For many airsofters, realism and feel is a high priority and a big reason behind their purchases.
Although AEGs are usually great performance-wise, delivering a longer, more constant stream of BBs at your opponents, many airsoft enthusiasts simply find that they don’t cut it when it comes to delivering an authentic feel.
When firing a real steel firearm, there is recoil and blowback caused by low explosive propellants and expanding gases that make it a memorable physical experience that can be difficult to replicate with electric motors and hop up units.
Short of using an actual firearm, using a gas blowback airsoft gun can really be your best bet for achieving the most true to life experience in airsoft.
One thing that tends to confuse newcomers to the blowback world is the various different types of gas available.
After all, the differences between green, red, black and CO2 gases can be a bit esoteric and subtle, yet their effects on gameplay and GBB guns are anything but.
To help out, we’ve created this brief guide to the most common airsoft gases out there and the considerations in using them.
How do gas blowback airsoft guns work?
Before diving straight into airsoft gases, let’s take a moment to explore how the guns that use them work.
Essentially, gas operated airsoft guns work by storing pressurized gas of some kind in a magazine containing BBs.
As the trigger is pulled, the airsoft gun’s hammer opens the valve release in the gas-filled pressurized magazine slightly, which allows some of the gas to escape and fire any loaded BB out of the chamber.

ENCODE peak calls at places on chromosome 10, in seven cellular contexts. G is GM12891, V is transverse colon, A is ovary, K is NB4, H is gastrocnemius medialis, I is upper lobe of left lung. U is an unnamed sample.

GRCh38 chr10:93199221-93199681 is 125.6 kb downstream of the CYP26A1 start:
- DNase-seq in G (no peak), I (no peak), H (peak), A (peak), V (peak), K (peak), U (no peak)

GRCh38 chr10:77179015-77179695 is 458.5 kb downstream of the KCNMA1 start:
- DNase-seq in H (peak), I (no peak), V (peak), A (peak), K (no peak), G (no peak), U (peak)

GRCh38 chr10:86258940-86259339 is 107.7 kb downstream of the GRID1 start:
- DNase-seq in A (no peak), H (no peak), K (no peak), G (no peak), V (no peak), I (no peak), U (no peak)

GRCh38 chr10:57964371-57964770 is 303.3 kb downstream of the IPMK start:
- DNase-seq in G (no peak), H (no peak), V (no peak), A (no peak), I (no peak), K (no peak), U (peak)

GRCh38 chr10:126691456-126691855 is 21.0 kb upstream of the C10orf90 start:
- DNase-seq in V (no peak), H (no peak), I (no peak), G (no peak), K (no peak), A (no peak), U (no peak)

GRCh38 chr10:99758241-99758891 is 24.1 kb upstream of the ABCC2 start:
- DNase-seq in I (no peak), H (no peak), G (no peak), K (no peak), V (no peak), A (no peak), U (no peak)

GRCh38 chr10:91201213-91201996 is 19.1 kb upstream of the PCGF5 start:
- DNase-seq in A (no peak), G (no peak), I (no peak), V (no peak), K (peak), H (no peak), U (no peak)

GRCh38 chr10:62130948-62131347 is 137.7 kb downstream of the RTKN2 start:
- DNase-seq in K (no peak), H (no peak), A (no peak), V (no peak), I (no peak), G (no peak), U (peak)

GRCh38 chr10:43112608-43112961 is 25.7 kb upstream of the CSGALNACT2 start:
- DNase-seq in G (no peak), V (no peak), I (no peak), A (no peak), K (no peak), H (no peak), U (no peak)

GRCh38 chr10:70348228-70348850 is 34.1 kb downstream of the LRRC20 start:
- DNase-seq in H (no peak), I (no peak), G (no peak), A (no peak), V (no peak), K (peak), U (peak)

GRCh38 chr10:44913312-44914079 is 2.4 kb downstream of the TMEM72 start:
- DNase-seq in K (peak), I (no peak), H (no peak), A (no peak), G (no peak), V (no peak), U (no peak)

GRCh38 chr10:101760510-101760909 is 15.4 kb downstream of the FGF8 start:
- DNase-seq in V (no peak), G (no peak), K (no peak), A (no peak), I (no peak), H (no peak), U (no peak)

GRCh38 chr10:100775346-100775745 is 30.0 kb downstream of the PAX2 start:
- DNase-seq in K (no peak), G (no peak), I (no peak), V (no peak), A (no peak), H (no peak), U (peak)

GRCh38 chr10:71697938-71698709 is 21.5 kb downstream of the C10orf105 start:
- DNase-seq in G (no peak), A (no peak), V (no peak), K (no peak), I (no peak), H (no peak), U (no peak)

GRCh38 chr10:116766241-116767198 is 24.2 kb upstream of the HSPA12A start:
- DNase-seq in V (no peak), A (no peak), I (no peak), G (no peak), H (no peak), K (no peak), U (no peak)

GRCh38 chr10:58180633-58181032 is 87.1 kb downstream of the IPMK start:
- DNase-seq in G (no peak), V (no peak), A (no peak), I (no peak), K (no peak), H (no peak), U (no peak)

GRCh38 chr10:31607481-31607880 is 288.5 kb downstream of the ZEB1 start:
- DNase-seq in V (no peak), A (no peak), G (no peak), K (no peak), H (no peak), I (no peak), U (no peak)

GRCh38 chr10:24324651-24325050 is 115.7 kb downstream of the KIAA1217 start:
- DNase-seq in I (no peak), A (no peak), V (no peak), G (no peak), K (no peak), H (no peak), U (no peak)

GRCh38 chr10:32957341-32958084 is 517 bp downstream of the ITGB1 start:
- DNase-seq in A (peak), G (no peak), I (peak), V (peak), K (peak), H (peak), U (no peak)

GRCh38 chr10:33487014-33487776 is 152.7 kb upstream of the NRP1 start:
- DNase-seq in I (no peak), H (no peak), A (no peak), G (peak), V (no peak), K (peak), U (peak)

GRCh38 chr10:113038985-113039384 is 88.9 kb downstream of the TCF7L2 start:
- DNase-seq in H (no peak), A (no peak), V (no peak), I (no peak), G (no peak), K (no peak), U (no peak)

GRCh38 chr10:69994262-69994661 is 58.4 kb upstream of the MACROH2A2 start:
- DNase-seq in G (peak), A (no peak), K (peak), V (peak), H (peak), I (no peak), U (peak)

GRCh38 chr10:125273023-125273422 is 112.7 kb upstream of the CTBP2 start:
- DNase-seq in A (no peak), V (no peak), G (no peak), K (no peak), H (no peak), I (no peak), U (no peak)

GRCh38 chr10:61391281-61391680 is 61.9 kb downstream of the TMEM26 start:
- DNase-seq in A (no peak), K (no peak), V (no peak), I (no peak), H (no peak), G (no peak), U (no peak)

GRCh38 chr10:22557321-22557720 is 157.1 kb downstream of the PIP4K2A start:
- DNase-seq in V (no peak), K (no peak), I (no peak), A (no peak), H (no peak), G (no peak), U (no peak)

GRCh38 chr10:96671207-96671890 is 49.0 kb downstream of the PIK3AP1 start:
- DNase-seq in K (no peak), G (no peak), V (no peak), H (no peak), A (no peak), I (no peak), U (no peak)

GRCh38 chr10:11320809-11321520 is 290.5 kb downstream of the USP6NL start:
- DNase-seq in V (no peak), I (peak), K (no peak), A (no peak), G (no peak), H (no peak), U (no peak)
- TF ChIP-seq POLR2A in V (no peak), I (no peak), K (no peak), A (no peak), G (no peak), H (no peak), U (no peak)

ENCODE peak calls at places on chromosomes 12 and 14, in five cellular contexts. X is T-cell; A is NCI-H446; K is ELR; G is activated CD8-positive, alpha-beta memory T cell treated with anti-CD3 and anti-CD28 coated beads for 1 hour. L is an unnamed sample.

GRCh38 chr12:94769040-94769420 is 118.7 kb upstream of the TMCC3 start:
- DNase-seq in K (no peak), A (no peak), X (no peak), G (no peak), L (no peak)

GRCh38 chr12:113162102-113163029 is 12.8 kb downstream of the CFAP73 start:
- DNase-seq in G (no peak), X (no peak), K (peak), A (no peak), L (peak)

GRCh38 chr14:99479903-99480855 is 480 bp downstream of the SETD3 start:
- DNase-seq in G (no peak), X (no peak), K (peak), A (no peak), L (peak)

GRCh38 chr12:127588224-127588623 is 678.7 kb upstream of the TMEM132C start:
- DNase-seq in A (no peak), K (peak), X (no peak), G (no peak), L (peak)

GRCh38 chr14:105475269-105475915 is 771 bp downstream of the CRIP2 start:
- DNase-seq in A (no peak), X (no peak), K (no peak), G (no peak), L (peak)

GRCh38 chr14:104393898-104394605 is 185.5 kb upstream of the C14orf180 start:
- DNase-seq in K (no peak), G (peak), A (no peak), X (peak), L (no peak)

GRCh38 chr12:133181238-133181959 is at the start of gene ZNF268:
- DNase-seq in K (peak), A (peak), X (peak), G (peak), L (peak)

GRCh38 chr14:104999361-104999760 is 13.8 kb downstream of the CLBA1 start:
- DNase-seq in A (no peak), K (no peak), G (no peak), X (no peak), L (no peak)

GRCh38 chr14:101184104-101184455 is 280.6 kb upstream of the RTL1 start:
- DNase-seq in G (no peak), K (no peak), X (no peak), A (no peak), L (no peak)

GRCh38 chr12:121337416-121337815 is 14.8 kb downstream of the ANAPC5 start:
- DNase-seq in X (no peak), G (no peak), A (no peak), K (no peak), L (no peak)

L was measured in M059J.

At the same time, the gas pushes a piston attached to the slide, moving the slide back and creating a realistic blowback action.
The escaping gas then interacts with various internal components, resetting the gun and getting it ready to fire again.
This action is best demonstrated in the following video:
Alright, Let’s Talk Gas: Green Gas Vs Red Gas Vs Black Gas Vs CO2
What is green gas?
|Usually premixed with silicone oil, less lubrication required, good for seals & rubber||More noticeable drop in performance in cold temperatures|
|Reliable performance||Lower pressure, lower FPS|
|Allows you to top off magazines on the go if in a can||Silicone lube can get a little messy, can affect some internals if not careful|
|Less wear and tear on airsoft guns||Have to buy full can, greater upfront cost|
Green gas is a type of gas most commonly used in airsoft as a propellant for gas blowback guns.
It is essentially pressurized propane gas that is mixed with lubricating silicone oil (sometimes) and without the characteristic mercaptan that is typically added to propane that gives it its distinctive “rotten egg” smell, making green gas odorless.
Although most green gas is pure propane with a little silicon oil, on occasion, some manufacturers also add isobutane to the mix, which can add slightly better cold weather performance.
This mixture can also offer slightly better pressure consistency at a slight cost of overall pressure and performance, which is something to be aware of and consider when looking at airsoft green gas options.
Green gas, as you might expect from propane, is non-toxic and flammable but safe to use if properly stored, cared for and handled correctly.
It is commonly sold in single largish cans (8-12 oz is not uncommon) and gas is fed directly into the magazine, yielding up to about 1000 shots or so depending on weather, leaks, the airsoft gun and/or your shooting, making it fairly affordable as far as dollars per shot goes.
In terms of gas pressure, green gas will usually fall within 115-130 psi range, depending on the surrounding temperature, with most users reporting somewhere around 120 at room temperature (72°F or 22.2°C).
Although it doesn’t offer quite as much kick and blowback as higher pressure gases, this lower pressure range makes green gas fairly easy on most gas blowback airsoft guns, producing less wear and tear in the long run on the internals.